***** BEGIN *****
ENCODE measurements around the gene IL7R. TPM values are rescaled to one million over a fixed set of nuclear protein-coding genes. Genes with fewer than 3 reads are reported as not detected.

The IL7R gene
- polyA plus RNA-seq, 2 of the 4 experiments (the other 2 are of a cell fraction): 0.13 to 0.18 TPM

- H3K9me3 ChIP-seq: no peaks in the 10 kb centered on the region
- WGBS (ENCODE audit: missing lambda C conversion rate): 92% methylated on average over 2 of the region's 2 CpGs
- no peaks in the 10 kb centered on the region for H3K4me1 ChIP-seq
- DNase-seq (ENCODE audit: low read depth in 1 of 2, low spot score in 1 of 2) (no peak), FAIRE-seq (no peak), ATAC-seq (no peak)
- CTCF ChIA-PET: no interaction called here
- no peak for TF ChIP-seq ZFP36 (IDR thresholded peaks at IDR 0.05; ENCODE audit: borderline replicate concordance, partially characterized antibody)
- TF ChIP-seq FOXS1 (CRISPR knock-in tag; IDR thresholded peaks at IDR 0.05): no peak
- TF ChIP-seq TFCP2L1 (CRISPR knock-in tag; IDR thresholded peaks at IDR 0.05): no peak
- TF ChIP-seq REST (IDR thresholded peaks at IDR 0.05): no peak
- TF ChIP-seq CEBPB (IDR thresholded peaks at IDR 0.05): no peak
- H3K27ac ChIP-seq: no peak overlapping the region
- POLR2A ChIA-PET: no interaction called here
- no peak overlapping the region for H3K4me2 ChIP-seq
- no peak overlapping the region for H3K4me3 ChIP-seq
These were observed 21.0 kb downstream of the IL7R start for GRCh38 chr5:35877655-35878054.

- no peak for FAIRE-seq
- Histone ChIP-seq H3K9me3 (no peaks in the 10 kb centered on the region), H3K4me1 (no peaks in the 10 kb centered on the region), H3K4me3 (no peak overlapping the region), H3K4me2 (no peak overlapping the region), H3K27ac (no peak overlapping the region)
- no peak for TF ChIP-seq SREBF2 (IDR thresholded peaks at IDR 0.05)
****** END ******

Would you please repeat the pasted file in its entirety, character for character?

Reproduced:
ENCODE measurements around the gene IL7R. TPM values are rescaled to one million over a fixed set of nuclear protein-coding genes. Genes with fewer than 3 reads are reported as not detected.

The IL7R gene
- polyA plus RNA-seq, 2 of the 4 experiments (the other 2 are of a cell fraction): 0.13 to 0.18 TPM

- H3K9me3 ChIP-seq: no peaks in the 10 kb centered on the region
- WGBS (ENCODE audit: missing lambda C conversion rate): 92% methylated on average over 2 of the region's 2 CpGs
- no peaks in the 10 kb centered on the region for H3K4me1 ChIP-seq
- DNase-seq (ENCODE audit: low read depth in 1 of 2, low spot score in 1 of 2) (no peak), FAIRE-seq (no peak), ATAC-seq (no peak)
- CTCF ChIA-PET: no interaction called here
- no peak for TF ChIP-seq ZFP36 (IDR thresholded peaks at IDR 0.05; ENCODE audit: borderline replicate concordance, partially characterized antibody)
- TF ChIP-seq FOXS1 (CRISPR knock-in tag; IDR thresholded peaks at IDR 0.05): no peak
- TF ChIP-seq TFCP2L1 (CRISPR knock-in tag; IDR thresholded peaks at IDR 0.05): no peak
- TF ChIP-seq REST (IDR thresholded peaks at IDR 0.05): no peak
- TF ChIP-seq CEBPB (IDR thresholded peaks at IDR 0.05): no peak
- H3K27ac ChIP-seq: no peak overlapping the region
- POLR2A ChIA-PET: no interaction called here
- no peak overlapping the region for H3K4me2 ChIP-seq
- no peak overlapping the region for H3K4me3 ChIP-seq
These were observed 21.0 kb downstream of the IL7R start for GRCh38 chr5:35877655-35878054.

- no peak for FAIRE-seq
- Histone ChIP-seq H3K9me3 (no peaks in the 10 kb centered on the region), H3K4me1 (no peaks in the 10 kb centered on the region), H3K4me3 (no peak overlapping the region), H3K4me2 (no peak overlapping the region), H3K27ac (no peak overlapping the region)
- no peak for TF ChIP-seq SREBF2 (IDR thresholded peaks at IDR 0.05)